To Kill a Mockingbird
But why had he entrusted us with his deepest secret? I asked him why.
"Because you're children and you can understand it," he said, "and because I heard that one-"
He jerked his head at Dill: "Things haven't caught up with that one's instinct yet. Let him get a little older and he won't get sick and cry. Maybe things'll strike him as being—not quite right, say, but he won't cry, not when he gets a few years on him." (20.18-22)
The adults in Maycomb never discussed the case with Jem and me; it seemed that they discussed it with their children, and their attitude must have been that neither of us could help having Atticus for a parent, so their children must be nice to us in spite of him. The children would never have thought that up for themselves: had our classmates been left to their own devices, Jem and I would have had several swift, satisfying fist-fights apiece and ended the matter for good. As it was, we were compelled to hold our heads high and be, respectively, a gentleman and a lady. (26.10)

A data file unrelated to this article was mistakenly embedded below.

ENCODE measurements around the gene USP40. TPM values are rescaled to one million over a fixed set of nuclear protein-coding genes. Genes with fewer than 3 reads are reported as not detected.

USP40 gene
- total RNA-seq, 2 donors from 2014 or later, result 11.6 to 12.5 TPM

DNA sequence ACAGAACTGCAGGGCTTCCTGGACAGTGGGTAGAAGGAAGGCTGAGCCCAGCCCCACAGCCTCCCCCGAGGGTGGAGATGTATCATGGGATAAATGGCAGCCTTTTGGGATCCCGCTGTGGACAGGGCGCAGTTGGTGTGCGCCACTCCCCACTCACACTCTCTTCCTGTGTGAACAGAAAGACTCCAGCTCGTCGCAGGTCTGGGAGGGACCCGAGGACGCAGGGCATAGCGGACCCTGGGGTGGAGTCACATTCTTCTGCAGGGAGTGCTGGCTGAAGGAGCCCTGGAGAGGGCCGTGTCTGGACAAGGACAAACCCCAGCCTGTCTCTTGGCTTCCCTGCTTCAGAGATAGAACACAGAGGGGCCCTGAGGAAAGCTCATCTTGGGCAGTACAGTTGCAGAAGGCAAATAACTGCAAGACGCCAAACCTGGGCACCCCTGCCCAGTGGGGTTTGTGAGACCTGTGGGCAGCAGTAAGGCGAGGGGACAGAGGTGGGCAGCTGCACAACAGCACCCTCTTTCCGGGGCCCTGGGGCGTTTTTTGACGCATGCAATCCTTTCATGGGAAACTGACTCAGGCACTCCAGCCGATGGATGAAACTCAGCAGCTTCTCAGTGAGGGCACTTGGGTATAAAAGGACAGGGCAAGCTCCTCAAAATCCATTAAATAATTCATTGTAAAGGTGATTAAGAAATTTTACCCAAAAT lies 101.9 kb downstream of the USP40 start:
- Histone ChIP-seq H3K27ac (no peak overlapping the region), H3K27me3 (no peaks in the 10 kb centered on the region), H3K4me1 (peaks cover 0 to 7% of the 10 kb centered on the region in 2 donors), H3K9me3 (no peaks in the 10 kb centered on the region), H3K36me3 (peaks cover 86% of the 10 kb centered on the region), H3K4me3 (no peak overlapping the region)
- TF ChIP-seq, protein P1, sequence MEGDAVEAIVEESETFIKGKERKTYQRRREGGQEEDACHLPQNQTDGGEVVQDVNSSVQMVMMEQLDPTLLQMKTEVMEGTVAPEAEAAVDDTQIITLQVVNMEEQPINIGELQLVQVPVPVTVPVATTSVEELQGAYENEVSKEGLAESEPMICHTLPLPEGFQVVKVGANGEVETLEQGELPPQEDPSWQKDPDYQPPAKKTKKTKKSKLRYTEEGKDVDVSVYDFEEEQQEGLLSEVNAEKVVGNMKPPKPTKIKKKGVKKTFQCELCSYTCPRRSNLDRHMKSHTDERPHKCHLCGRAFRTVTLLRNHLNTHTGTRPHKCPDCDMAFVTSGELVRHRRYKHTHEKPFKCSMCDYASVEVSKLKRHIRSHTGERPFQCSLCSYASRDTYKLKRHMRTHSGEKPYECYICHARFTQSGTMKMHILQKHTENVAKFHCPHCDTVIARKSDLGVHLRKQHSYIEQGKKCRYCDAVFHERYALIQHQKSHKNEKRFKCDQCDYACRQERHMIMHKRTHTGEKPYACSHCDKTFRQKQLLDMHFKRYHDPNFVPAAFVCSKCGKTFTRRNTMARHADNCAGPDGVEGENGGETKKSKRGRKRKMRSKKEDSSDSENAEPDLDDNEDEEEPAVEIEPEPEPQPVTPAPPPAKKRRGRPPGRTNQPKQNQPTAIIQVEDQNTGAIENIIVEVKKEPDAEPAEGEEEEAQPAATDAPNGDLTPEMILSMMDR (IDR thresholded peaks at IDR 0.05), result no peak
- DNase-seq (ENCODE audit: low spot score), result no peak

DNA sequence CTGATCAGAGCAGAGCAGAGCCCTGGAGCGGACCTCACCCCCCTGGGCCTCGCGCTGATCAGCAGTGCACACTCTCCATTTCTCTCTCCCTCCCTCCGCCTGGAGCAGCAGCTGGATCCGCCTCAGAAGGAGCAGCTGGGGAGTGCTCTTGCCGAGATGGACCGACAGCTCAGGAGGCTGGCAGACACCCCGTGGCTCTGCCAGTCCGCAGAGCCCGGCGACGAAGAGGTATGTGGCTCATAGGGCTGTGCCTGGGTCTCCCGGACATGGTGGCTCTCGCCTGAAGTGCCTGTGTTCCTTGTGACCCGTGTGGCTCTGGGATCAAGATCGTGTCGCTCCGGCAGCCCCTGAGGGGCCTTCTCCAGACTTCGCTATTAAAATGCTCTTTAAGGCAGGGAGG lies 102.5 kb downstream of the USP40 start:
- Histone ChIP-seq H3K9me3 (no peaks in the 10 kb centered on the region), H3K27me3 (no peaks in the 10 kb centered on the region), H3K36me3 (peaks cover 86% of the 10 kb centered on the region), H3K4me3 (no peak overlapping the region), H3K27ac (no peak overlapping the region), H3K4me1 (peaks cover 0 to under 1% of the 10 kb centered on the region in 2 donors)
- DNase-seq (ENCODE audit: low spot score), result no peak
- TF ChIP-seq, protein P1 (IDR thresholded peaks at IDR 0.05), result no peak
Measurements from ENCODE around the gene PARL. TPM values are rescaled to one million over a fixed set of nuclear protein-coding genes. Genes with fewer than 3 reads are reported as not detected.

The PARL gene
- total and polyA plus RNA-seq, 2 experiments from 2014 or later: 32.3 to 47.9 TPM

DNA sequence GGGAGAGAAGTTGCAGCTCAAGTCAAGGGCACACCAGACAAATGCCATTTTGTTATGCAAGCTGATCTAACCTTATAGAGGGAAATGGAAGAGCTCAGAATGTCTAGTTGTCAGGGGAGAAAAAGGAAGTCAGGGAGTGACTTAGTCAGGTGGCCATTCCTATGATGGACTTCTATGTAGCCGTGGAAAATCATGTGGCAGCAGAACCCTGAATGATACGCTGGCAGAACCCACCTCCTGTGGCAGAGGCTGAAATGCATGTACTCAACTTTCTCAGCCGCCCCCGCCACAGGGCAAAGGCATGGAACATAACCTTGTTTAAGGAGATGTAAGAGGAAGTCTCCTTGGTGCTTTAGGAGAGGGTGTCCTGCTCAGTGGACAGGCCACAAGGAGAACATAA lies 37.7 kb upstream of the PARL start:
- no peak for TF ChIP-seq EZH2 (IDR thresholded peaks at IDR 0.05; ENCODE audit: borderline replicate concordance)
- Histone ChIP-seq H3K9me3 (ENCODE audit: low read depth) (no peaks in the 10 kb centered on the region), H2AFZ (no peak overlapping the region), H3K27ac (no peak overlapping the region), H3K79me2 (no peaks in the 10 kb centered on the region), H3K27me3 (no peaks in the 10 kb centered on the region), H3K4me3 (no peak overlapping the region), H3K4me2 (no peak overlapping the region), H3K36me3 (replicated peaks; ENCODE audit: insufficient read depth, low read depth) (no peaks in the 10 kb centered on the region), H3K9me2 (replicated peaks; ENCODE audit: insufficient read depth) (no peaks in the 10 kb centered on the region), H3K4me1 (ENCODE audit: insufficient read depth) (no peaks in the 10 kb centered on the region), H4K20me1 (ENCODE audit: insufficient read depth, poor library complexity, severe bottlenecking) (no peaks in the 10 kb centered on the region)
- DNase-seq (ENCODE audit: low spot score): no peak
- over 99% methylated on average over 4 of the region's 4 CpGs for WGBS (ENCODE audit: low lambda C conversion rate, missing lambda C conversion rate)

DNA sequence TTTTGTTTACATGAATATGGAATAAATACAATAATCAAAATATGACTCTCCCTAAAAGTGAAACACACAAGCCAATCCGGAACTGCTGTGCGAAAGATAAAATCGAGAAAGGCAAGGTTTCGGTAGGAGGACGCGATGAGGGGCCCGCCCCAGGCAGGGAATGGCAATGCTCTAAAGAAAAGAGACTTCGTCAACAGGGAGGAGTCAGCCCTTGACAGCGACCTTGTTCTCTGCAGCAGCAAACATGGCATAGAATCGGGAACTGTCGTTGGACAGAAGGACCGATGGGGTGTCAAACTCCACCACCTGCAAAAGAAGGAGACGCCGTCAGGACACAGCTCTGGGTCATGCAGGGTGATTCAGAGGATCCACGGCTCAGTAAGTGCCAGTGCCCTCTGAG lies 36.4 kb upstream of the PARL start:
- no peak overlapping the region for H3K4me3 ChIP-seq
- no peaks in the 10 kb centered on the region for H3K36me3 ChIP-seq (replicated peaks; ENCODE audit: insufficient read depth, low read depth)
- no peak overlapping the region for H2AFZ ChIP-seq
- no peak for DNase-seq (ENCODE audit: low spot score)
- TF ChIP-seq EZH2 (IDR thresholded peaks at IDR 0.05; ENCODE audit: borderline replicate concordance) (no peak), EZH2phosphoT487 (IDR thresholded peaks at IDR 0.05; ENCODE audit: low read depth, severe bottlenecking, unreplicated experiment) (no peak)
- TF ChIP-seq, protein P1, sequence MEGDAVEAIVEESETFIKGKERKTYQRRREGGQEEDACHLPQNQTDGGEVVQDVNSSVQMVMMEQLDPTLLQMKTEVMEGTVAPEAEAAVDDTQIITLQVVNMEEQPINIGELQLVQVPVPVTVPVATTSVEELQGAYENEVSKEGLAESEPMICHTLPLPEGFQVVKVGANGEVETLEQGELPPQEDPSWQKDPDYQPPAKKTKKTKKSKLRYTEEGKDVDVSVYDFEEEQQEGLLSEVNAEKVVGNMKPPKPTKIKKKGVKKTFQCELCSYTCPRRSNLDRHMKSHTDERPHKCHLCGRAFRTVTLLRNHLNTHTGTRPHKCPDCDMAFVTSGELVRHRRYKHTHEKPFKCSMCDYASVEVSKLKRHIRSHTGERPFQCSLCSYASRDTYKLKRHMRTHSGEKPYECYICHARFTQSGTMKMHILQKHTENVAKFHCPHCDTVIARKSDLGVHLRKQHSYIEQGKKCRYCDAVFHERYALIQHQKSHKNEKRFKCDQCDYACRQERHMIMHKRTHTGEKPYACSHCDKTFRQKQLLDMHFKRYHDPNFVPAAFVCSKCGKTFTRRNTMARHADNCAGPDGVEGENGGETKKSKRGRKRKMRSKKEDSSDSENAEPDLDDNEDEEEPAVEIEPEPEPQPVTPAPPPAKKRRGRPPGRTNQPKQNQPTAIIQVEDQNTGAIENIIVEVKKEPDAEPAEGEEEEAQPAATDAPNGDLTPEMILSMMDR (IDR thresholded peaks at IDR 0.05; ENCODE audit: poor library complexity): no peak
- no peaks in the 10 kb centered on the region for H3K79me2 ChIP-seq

I said I would like it very much, which was a lie, but one must lie under certain circumstances and at all times when one can't do anything about them. (13.20)